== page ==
# Homework Help: Help me factorize a quadratic equation in a complex variable

1. Sep 18, 2014

### aristotle_sind

The equation is: (appears while solving a trigonometric integral using residue theorem)

2Z2+iZ2-6Z+2-i
=(2+i)Z2-6Z+(2-i)

The roots are:
Z1=(2-i) and Z2=(2-i)/5

I can't write the equation in factored form.
If I simply write it like this:
{z-(2-i)}{5z-(2-i)}
It doesn't give the same equation back i.e.
{z-(2-i)}{5z-(2-i)}=5Z2-12Z+6iZ+3-4i
which is not the equation that I started with.

Can anyone please write the equation in factored form...

2. Sep 18, 2014

### BvU

Did you notice PF has a template ?

In the first place, I don't see an equation. But I suppose you want to solve 2Z2+iZ2-6Z+2-i = 0 ?

You claim a root is z = 2-i. How do you know ?

Let me give you a hint, anyway: what is 5/(2+i) ?

3. Sep 18, 2014

### ehild

The roots 2-i and (2-i)/5 are correct. They are the same as 5/(2+i) and 1/(2+i).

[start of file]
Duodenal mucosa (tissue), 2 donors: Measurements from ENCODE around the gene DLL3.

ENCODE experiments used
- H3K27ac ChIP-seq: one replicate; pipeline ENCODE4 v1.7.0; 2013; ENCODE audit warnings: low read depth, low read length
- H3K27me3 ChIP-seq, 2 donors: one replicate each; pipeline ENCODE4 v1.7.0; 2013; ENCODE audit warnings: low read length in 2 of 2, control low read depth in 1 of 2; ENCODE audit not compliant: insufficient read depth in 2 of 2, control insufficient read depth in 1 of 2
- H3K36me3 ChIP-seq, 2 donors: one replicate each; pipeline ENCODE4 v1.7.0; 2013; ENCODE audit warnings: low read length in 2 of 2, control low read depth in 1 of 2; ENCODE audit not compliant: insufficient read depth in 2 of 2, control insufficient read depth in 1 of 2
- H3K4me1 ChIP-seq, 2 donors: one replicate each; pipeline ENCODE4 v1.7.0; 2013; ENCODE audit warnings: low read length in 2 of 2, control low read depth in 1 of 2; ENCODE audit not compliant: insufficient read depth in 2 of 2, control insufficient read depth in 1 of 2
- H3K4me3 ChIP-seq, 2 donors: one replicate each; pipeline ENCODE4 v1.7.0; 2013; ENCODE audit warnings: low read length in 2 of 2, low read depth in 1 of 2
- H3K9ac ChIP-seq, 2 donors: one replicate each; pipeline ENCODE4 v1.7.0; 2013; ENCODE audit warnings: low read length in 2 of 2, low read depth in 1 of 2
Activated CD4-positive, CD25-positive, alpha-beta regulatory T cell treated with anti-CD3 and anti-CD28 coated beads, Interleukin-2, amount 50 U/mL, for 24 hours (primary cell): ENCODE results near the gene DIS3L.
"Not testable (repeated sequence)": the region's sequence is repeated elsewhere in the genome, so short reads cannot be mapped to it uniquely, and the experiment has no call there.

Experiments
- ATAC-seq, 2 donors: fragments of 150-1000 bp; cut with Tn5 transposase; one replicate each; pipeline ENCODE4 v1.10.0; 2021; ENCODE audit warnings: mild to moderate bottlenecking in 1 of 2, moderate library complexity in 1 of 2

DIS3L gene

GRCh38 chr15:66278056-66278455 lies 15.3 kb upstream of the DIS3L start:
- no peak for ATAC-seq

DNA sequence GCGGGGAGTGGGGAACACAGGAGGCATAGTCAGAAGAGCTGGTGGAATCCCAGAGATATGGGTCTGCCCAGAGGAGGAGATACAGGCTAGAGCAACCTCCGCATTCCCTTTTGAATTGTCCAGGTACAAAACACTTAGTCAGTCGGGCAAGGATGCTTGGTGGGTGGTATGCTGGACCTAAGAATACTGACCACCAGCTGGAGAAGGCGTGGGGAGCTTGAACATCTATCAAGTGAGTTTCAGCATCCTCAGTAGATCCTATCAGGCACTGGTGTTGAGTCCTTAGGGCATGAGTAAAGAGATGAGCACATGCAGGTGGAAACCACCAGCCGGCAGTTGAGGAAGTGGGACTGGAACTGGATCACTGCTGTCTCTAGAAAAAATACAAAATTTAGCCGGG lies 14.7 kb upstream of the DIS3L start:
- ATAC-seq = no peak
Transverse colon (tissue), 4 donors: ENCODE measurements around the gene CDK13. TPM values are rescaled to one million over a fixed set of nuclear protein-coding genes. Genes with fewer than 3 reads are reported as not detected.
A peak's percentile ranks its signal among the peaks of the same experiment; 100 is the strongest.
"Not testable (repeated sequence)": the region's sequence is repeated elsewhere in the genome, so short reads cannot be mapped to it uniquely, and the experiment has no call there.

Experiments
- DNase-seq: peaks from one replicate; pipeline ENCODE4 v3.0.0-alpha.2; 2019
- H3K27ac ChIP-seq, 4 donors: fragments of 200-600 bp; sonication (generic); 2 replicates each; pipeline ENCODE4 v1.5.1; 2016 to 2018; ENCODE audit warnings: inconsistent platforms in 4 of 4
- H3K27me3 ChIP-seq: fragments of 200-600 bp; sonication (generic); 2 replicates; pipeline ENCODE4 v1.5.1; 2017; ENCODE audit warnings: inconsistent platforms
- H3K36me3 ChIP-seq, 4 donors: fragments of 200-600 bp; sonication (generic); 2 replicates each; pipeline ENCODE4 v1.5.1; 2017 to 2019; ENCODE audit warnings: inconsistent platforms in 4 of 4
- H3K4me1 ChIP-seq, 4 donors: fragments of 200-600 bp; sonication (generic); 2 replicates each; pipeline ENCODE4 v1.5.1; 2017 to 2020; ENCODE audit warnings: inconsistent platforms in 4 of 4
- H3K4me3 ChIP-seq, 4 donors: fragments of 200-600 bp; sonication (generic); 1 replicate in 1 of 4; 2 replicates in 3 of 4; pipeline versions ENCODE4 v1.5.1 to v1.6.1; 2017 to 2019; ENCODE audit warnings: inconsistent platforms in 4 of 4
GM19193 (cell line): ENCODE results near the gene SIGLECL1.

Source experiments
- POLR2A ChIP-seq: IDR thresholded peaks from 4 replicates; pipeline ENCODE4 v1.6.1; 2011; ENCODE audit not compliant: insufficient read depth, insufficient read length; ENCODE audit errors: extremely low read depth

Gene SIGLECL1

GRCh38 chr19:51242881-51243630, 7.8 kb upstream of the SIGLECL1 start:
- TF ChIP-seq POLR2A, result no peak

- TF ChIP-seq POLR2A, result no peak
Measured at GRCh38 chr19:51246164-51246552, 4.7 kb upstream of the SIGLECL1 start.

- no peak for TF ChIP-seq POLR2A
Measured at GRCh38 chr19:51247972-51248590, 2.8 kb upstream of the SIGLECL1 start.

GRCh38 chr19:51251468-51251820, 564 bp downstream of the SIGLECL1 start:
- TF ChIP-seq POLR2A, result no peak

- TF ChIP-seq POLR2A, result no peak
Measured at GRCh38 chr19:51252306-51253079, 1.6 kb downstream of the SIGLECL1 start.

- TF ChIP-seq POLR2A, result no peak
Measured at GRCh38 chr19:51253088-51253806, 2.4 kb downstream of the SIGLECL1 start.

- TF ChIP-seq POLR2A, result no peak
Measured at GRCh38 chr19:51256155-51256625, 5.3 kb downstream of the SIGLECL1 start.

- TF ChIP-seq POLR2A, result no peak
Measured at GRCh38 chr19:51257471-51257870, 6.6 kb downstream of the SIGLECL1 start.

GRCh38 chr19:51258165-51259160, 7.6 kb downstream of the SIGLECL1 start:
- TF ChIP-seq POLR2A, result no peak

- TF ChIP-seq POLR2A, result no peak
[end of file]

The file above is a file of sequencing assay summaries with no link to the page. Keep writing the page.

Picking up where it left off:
ehild

4. Sep 18, 2014

### ehild

az2+bz+c=a(z-z1)(z-z2)

You forgot the coefficient of z2.

ehild

5. Sep 18, 2014

### BvU

Dear ehild, what a splurge of posts. Why don't we let poor old Ari contemplate a bit ?

6. Sep 18, 2014

### ehild

The OP solved the quadratic equation corresponding to the original formula correctly. Why did you try to confuse him?

ehild

7. Sep 18, 2014

### BvU

Oh boy, that wasn't the intention. The intention was to let Ari see that a simple multiplication of the coefficients with (2+i)/5 would let the one eq go over into the other.

Maybe it would even have worked! Or does Ari have the feeling I tried to confuse him/her ?

8. Sep 18, 2014

### ehild

You asked the OP how did he know that 2-i was a solution. Was not it confusing?

ehild

9. Sep 18, 2014

### aristotle_sind

Thank you for the replies...

Well .. my bad .. that certainly wasn't a good way to ask for help and my equation looked weird. I've bookmarked the guidelines thread .. will refer to it before making a new thread in future. Thank you for that...

And I did get a root that was 5/(2+i) but just wanted to get rid of i in the denominator.

Thank you .. Didn't even realize I was making this mistake. Had completely forgotten that you add the coefficient of Z2 while factorizing a quadratic.